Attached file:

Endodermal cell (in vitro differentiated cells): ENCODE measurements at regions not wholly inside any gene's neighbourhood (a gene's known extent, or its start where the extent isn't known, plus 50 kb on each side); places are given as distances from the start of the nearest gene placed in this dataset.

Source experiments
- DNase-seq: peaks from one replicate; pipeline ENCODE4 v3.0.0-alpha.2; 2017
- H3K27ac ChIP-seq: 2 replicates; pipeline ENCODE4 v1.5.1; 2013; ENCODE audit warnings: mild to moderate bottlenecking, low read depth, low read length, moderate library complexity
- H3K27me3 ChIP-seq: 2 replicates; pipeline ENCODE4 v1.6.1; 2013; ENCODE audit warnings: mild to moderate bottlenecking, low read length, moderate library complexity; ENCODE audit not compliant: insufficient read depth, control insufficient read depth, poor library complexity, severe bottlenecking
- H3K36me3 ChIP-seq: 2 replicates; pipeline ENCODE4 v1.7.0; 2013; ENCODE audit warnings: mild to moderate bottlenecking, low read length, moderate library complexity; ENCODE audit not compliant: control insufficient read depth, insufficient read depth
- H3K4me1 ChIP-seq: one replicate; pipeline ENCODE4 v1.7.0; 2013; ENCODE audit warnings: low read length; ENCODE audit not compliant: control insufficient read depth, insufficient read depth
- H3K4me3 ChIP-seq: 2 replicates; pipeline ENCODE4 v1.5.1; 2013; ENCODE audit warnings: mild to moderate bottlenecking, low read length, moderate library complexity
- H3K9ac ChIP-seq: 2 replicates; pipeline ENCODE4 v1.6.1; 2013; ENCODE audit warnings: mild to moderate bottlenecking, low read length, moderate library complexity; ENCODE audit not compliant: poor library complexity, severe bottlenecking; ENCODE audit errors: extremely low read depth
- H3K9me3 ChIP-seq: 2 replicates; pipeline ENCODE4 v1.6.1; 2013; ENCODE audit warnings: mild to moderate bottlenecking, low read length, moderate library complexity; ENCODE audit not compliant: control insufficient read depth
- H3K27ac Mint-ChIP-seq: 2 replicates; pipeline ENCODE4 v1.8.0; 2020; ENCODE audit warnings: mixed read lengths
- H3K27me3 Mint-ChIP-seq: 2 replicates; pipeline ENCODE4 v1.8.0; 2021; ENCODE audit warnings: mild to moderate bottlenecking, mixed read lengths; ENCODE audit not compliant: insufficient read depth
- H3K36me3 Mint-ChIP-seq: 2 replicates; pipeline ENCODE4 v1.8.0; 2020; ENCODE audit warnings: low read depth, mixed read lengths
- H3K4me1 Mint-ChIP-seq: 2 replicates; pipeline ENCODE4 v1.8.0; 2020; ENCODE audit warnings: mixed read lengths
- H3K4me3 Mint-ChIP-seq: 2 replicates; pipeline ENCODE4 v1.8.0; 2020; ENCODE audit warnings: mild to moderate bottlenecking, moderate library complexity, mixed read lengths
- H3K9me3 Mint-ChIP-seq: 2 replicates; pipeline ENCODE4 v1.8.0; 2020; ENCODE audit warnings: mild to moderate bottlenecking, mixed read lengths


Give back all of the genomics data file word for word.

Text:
Endodermal cell (in vitro differentiated cells): ENCODE measurements at regions not wholly inside any gene's neighbourhood (a gene's known extent, or its start where the extent isn't known, plus 50 kb on each side); places are given as distances from the start of the nearest gene placed in this dataset.

Source experiments
- DNase-seq: peaks from one replicate; pipeline ENCODE4 v3.0.0-alpha.2; 2017
- H3K27ac ChIP-seq: 2 replicates; pipeline ENCODE4 v1.5.1; 2013; ENCODE audit warnings: mild to moderate bottlenecking, low read depth, low read length, moderate library complexity
- H3K27me3 ChIP-seq: 2 replicates; pipeline ENCODE4 v1.6.1; 2013; ENCODE audit warnings: mild to moderate bottlenecking, low read length, moderate library complexity; ENCODE audit not compliant: insufficient read depth, control insufficient read depth, poor library complexity, severe bottlenecking
- H3K36me3 ChIP-seq: 2 replicates; pipeline ENCODE4 v1.7.0; 2013; ENCODE audit warnings: mild to moderate bottlenecking, low read length, moderate library complexity; ENCODE audit not compliant: control insufficient read depth, insufficient read depth
- H3K4me1 ChIP-seq: one replicate; pipeline ENCODE4 v1.7.0; 2013; ENCODE audit warnings: low read length; ENCODE audit not compliant: control insufficient read depth, insufficient read depth
- H3K4me3 ChIP-seq: 2 replicates; pipeline ENCODE4 v1.5.1; 2013; ENCODE audit warnings: mild to moderate bottlenecking, low read length, moderate library complexity
- H3K9ac ChIP-seq: 2 replicates; pipeline ENCODE4 v1.6.1; 2013; ENCODE audit warnings: mild to moderate bottlenecking, low read length, moderate library complexity; ENCODE audit not compliant: poor library complexity, severe bottlenecking; ENCODE audit errors: extremely low read depth
- H3K9me3 ChIP-seq: 2 replicates; pipeline ENCODE4 v1.6.1; 2013; ENCODE audit warnings: mild to moderate bottlenecking, low read length, moderate library complexity; ENCODE audit not compliant: control insufficient read depth
- H3K27ac Mint-ChIP-seq: 2 replicates; pipeline ENCODE4 v1.8.0; 2020; ENCODE audit warnings: mixed read lengths
- H3K27me3 Mint-ChIP-seq: 2 replicates; pipeline ENCODE4 v1.8.0; 2021; ENCODE audit warnings: mild to moderate bottlenecking, mixed read lengths; ENCODE audit not compliant: insufficient read depth
- H3K36me3 Mint-ChIP-seq: 2 replicates; pipeline ENCODE4 v1.8.0; 2020; ENCODE audit warnings: low read depth, mixed read lengths
- H3K4me1 Mint-ChIP-seq: 2 replicates; pipeline ENCODE4 v1.8.0; 2020; ENCODE audit warnings: mixed read lengths
- H3K4me3 Mint-ChIP-seq: 2 replicates; pipeline ENCODE4 v1.8.0; 2020; ENCODE audit warnings: mild to moderate bottlenecking, moderate library complexity, mixed read lengths
- H3K9me3 Mint-ChIP-seq: 2 replicates; pipeline ENCODE4 v1.8.0; 2020; ENCODE audit warnings: mild to moderate bottlenecking, mixed read lengths